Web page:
The communalism and terror modules of the now outlawed Popular Front of India (PFI) had sinister plans.
It was trying to be cleverer than its previous avatar of SIMI – which was hardcore and radicalised openly and in more ways than one. The PFI presented a softer and ‘more inclusive’ image and wanted to make deep penetration among various sections of Muslims including Shias and also tried to win over Christians and Dalits.
On the face value, the PFI sought to make an appeal not necessarily to one religious community, that is Muslims.
One official in the security establishment and in the know of things says the PFI was particular in not making any ‘distinction’ between any Muslim who shows interest in becoming a member, so long as they prayed regularly.
Therefore, the political wing SDPI allowed even non-Muslims to be members and active volunteers.
The PFI as a group gave membership to Sufis, Tablighis, and even Shias (although not Ahmadis).
“The plans were to cement unity among Muslims as well as among supposed marginalized communities like Dalits and also a section of Christians. Attempts to make entries into tribal segments however did not yield expected results,” the source told Organiser.
Recent revelations after the raids and more recent ban suggest all members of the group were expected to voluntarily donate “at least one percent of their monthly salary to the organization”.
Needless to add, more the merrier. Some funds were used to provide temporary ‘jobs’ to youngsters from very poor families. Travel and other miscellaneous expenditures for PFI/SDPI works were met by the organisation, but sources often say such was the enthusiasm and level of commitment that many activists would discharge their duties totally free of cost.
The mission being – teach Kafirs/Hindus lessons of their lives.
Like the SIMI, the PFI gave its young Muslim workers and volunteers “a sense of power” and an organisation/agency which they were denied in their actual lives.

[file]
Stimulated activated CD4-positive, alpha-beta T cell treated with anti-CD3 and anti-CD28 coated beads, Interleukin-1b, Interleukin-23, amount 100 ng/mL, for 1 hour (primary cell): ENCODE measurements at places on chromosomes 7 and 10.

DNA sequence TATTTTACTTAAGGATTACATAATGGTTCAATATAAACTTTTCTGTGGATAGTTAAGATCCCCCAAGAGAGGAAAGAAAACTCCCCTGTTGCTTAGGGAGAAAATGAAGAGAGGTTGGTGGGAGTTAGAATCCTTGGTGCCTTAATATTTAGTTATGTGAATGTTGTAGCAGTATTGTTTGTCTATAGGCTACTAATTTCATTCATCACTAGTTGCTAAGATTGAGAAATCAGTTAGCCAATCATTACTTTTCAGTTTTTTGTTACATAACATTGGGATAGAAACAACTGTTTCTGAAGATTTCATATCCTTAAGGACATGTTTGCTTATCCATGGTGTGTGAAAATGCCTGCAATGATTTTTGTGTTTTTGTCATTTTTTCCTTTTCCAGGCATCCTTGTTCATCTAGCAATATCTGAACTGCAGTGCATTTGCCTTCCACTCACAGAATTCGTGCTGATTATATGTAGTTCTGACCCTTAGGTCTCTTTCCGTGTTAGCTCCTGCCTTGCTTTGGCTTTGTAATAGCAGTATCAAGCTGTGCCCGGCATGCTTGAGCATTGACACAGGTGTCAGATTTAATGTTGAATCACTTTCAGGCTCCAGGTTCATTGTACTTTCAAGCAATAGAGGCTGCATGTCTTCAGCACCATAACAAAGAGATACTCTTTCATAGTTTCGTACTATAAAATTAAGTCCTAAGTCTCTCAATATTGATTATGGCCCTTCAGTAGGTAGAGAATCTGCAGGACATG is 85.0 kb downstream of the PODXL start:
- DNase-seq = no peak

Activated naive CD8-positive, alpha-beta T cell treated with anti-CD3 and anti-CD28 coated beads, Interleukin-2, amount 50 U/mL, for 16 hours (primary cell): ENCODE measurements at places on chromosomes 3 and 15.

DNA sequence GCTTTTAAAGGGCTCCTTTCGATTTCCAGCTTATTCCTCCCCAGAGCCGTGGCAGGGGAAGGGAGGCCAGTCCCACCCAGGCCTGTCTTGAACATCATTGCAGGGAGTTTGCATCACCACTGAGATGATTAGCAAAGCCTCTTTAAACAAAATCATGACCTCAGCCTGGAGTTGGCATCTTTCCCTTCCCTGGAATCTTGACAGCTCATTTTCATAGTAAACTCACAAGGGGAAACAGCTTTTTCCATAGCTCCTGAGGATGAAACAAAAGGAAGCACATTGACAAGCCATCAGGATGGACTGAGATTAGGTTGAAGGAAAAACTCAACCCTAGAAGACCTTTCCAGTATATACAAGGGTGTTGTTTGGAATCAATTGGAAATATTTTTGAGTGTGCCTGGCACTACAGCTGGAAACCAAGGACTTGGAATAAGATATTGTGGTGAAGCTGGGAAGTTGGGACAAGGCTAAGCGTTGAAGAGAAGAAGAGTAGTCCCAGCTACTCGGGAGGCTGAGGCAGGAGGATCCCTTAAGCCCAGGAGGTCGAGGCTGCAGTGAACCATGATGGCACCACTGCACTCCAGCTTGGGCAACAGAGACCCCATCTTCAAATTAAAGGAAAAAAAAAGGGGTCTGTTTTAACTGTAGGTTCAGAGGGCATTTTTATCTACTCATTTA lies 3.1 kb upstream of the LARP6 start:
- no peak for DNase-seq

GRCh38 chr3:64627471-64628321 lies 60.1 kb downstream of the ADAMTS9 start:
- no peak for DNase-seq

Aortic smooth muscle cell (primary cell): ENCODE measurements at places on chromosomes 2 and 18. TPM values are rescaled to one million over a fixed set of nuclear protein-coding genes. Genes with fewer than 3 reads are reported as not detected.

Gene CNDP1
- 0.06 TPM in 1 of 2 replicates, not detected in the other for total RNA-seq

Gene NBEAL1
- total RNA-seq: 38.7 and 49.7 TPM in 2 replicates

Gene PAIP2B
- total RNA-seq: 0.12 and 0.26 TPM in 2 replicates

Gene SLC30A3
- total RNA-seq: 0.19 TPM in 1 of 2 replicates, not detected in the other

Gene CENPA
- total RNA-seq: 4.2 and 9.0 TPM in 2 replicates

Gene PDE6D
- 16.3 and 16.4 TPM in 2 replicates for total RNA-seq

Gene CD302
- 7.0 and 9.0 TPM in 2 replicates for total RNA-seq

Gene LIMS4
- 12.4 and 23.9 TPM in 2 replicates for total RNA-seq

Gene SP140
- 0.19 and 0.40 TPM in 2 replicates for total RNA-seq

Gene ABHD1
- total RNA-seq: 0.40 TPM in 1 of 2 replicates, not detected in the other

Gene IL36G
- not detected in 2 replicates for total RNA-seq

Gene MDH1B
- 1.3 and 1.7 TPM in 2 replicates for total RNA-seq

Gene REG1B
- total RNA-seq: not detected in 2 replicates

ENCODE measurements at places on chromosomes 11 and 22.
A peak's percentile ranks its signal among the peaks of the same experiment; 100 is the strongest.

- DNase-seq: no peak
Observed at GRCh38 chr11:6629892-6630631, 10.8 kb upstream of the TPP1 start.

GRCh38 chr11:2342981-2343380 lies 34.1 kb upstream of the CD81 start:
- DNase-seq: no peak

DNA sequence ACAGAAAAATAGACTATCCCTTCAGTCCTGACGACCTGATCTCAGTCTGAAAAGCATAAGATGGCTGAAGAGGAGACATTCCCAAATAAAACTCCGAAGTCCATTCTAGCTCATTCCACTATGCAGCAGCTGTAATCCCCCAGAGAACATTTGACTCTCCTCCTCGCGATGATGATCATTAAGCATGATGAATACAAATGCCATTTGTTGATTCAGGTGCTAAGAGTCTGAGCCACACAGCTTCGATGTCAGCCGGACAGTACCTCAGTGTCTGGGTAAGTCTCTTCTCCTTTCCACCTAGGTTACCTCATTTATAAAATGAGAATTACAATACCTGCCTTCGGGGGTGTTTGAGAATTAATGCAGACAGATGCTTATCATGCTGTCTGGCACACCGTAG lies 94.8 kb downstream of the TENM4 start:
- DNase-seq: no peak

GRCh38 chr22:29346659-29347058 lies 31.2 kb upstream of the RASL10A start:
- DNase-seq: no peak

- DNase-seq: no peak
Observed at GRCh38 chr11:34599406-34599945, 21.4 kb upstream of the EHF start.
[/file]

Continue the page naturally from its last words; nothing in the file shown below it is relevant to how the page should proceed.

The PFI and SDPI made penetration in a political landscape where Muslim political representation within the large mainstream parties had declined due to various factors, including the exponential growth of BJP in recent years.
The rhetoric and diabolical speeches focused on ‘illusion of a solution’ to multiple socio-political and economic challenges faced by Muslims. The activists worked on a network and even helped young students get passports, visas and admissions in some Muslim countries.
From the northeast, especially Assam and parts of West Bengal, a good number of students were assisted to get admissions in medical institutes in Bangladesh, some technical institutes in countries such as Malaysia and Gulf nations.
Involvement in SIMI activities always came with a risk. One risk being chances of escalation of communal violence and thus getting arrested.
With the PFI things looked ‘safer’ bets.
The PFI also engaged in building schools for poor Bengali-speaking Muslim communities in Assam, says another source.
The probe agencies worked overtime with regard to PFI and such radical bodies activities in Assam and parts of West Bengal, and possibly also in small parts of Jharkhand and Bihar.
According to some experts, the SIMI or PFI took ideological inspiration from a few radical organisations in Bangladesh and maybe there were some ‘operational and financial nexus’ as well.
In 2015, the Bangladesh government had banned the Ansarullah Bangla Team (ABT) for their involvement in killing three secular/atheist bloggers— Anant Bijoy, Avijit Roy, Washiqur Rahman.
These bloggers criticized organized religion and the intolerance of Islamist radicals. Some elements in Bangladesh had links in Assam and parts of West Bengal, sources say.
The ABT as an organisation had been on the radar of Bangladesh security agencies since 2013-14, and the security agencies in India also got some vital inputs.
The context behind the ABT’s rise lay in multiple factors. Some socio-political developments in India were always referred to by the hardliners.
Although the 1971 Liberation War in Bangladesh is a cherished chapter in Indo-Bangladesh relations, it is also a fact that though this episode marked the triumph of linguistic nationalism in East Pakistan (Bangladesh), the Islamists were not fully eradicated.
The Jamaat-e-Islami (JI), the leading Islamist group, benefitted from patronage received from successive regimes in Dhaka and also got logistic and financial assistance from Pakistan.
These Jihadi elements also cooperated with northeast India’s insurgent outfits, including ULFA and NSCN.
For two consecutive years, 2019 and 2020, the PFI celebrated its thirteenth and fourteenth foundation day all over India including in Assam under the theme “Fight and Defeat Politics of Hate”. In the 2019 function held near Guwahati, even delegates from the Bodoland Territorial Autonomous Districts Minority Students Union, All India Imam Council, and Campus Front of India (CFI) had attended.
The PFI even decided to get involved with the general elections in Assam, where they pledged support to the “winnable” non-BJP candidates in five-six key Muslim dominated constituencies.